Vichyssoise ... and Giveaway Winner Announced

Since it's a balmy bazillion degrees outside, I thought it would be a good idea to make a cold soup.  Since I had on hand a couple large potatoes in relatively good shape, I figured why not transform them into vichyssoise.

Cold potato soup sounds like someone ladled out the previous night's leftovers without bothering to first reheat it because it was a bazillion degrees outside ... probably while standing in front of  an open fridge to enjoy a brief cold blast.  But when called by its French name, Vichyssoise (pronounced vih-shee-SWAHZ) sounds chic, exotic and complicated to prepare.

Despite the pretentious name, according to the book The United States of Arugula (pronounced ah-ROO-guh-lah), vichyssoise was first served at the Ritz-Carlton, NYC in 1917.  Chef Louis Diat had originally named it crème vichyssoise glacée (pronounced incorrectly most of the time) after Vichy, a town near his own home town back in France.  That was probably a good thing, otherwise we'd have to learn how to pronounce Montmarault-soise.

The best vichyssoise IMHO is made with leeks.  But unless you live in France, leeks are freakin' expensive.  My herb garden happens to grow the fattest, most aromatic scallions around, so I used them instead of leeks or onions (second choice). 

I conveniently forgot that the kitchen might heat up a tad during the process.  So while the soup was simmering, I was as well until I finally gave up and ran off to shed clothes (don't worry, I never cook naked).

TIP ALERT!  If/when the potatoes stick to the bottom of the pot during the saute,  add veggie stock, then allow mixture to come to a simmer while you scrape the bottom of the pot with a wooden spoon.  The stuck yummy bits will easily loosen up and distribute themselves nicely throughout the soup.

By the way (TIP ALERT 2!) the next time you have burnt remnants of  former food stuck inside a pan, add about an inch of water along with a couple drops of dish-washing liquid and place over a lit burner.  After the water comes to a boil, turn off the heat, then carefully scrape the bottom with a wooden spoon, just like you did for this soup.  The difference here is that you probably don't want to eat the soapy bits.

TIP ALERT 3!  If you are planning to serve the soup the same night you are making it, about an hour before cook time, gently toss a can of evaporated milk into your freezer.  By  the time you are ready to add said milk, its resultant coldness will help to more quickly cool down the soup.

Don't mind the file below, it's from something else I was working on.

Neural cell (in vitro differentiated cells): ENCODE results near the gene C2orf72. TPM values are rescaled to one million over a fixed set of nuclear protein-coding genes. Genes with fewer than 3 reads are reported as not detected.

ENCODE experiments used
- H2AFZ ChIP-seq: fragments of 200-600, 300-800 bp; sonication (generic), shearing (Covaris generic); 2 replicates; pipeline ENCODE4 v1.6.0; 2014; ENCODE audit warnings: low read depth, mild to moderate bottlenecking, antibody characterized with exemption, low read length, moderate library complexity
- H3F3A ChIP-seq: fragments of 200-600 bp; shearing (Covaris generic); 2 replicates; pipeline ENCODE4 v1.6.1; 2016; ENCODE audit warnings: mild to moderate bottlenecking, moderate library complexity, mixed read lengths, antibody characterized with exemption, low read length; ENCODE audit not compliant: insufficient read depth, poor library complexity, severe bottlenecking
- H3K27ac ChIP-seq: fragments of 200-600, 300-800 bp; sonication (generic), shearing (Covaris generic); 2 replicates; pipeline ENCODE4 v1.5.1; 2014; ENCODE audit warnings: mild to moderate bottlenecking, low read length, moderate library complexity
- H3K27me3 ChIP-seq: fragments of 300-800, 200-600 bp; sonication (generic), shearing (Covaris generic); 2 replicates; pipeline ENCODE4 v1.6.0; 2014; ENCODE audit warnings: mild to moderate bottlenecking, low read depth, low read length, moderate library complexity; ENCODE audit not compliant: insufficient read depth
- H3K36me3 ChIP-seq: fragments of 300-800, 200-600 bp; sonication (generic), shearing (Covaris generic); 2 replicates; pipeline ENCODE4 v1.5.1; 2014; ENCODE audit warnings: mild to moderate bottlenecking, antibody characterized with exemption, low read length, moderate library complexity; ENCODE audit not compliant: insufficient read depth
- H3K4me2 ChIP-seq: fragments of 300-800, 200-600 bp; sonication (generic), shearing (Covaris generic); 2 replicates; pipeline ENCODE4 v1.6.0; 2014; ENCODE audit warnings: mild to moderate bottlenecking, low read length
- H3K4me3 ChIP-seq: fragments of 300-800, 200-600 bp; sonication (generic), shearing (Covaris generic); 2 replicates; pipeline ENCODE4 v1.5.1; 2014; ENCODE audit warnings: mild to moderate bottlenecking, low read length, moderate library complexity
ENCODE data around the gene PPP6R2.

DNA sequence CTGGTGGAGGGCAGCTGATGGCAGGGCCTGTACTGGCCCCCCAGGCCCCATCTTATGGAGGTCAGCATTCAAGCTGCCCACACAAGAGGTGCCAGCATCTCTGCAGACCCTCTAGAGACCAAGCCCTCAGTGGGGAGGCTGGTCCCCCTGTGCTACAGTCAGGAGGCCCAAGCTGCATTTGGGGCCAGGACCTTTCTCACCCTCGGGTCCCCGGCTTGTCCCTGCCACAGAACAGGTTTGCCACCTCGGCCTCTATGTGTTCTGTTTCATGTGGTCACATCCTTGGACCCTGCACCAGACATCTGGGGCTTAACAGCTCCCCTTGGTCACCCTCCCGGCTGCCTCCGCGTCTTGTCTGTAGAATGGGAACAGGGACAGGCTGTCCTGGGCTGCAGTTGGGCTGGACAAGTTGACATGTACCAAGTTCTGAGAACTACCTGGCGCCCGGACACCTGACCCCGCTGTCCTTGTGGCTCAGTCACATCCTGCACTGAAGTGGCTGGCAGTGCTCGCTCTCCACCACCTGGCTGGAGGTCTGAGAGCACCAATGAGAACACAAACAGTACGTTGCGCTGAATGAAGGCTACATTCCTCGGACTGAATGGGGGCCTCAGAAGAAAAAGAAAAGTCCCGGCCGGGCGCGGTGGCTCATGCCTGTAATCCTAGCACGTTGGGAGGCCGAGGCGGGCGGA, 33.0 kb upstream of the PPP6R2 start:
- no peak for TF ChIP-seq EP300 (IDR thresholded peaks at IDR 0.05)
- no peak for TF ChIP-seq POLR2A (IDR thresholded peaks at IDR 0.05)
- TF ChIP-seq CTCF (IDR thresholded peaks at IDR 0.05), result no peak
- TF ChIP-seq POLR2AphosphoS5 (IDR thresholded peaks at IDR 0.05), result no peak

WOW!  Three tip alerts in one post!  This recipe is so tip-sy you might need a designated driver :P.

I used Eastern potatoes, but Yukon Gold or any other thin-skinned potato will work nicely.  The advantage of Eastern potatoes is that (at least in central NJ) they are less expensive and can store in the fridge without turning mealy-tasting.  The advantage of Yukon Gold is that they have a built-in buttery taste.  In either event, the reason I suggested thin-skin in the first place is that if you are sloppy with a veggie peeler, the clinging remnants of skin won't be too much of a problem come puree time.  Plus I like lumps in my creamy-type soups.  It tastes so much more home-made.  Perfectly smooth soups are boring ... every spoonful is exactly the same.

Feel free to substitute a cup of traditional heavy cream for all the evaporated milk.  You're too skinny anyway.

Because chilling tends to dull the flavors, food served cold usually needs more seasoning that if served hot.  Of course it's personal preference,  but you might want to add additional salt and pepper after the Big Chill.

Vichyssoise is my contribution to No Croutons Required,  hosted by Lisa of Lisa's Kitchen (a vegetarian site specializing in Indian cooking).  This month's theme is (are?) vegetarian soups and salads suitable to serve during the hot summer.

Oh, almost forgot ... the winner of last week's giveaway is ... comment #2 by Renee G!  Congrats, Renee!  A  mandoline slicer is heading your way, courtesy of OXO.

Yield: 4 family-sized or 8 dainty company servings

2 Tbl. butter
2 large thin-skinned potatoes, peeled and diced
1 scallion bunch (green parts only), chopped
1 heaping tsp. chopped garlic (bottled okay)
3 cups vegetable (or parve chicken) broth
1 (12 oz.) can evaporated milk, any variety
1 tsp. kosher salt (or more to taste)
1/8 tsp. coarsely ground black pepper (or more to taste)
2 Tbl. chopped chives, for garnish (optional)
2 Tbls. Bacos, for garnish (optional)

Melt butter over medium-high heat.  Add potatoes and scallions.  Saute for 2 minutes, then add  garlic.

Stir around another 30 seconds, then slowly add vegetable broth.  Cover and bring to a simmer.  Reduce heat to low.

Simmer, covered for 20 minutes or until potatoes are soft.

Remove from heat.  Use an immersion blender to puree soup to your liking (or let cool down and ladle into a blender).

 Stir in evaporated milk, salt and pepper.  Cover and refrigerate until well chilled.

Mini-tureen, courtesy of daDaughter and daSonInLaw

Taste and add additional salt and/or pepper if needed.  Ladle into 4 soup bowls or 8 mini-tureens.  Garnish with chives and/or Bacos, if desired, and serve well chilled.


Lisa said…
So elegant. Thanks for your submission to NCR.

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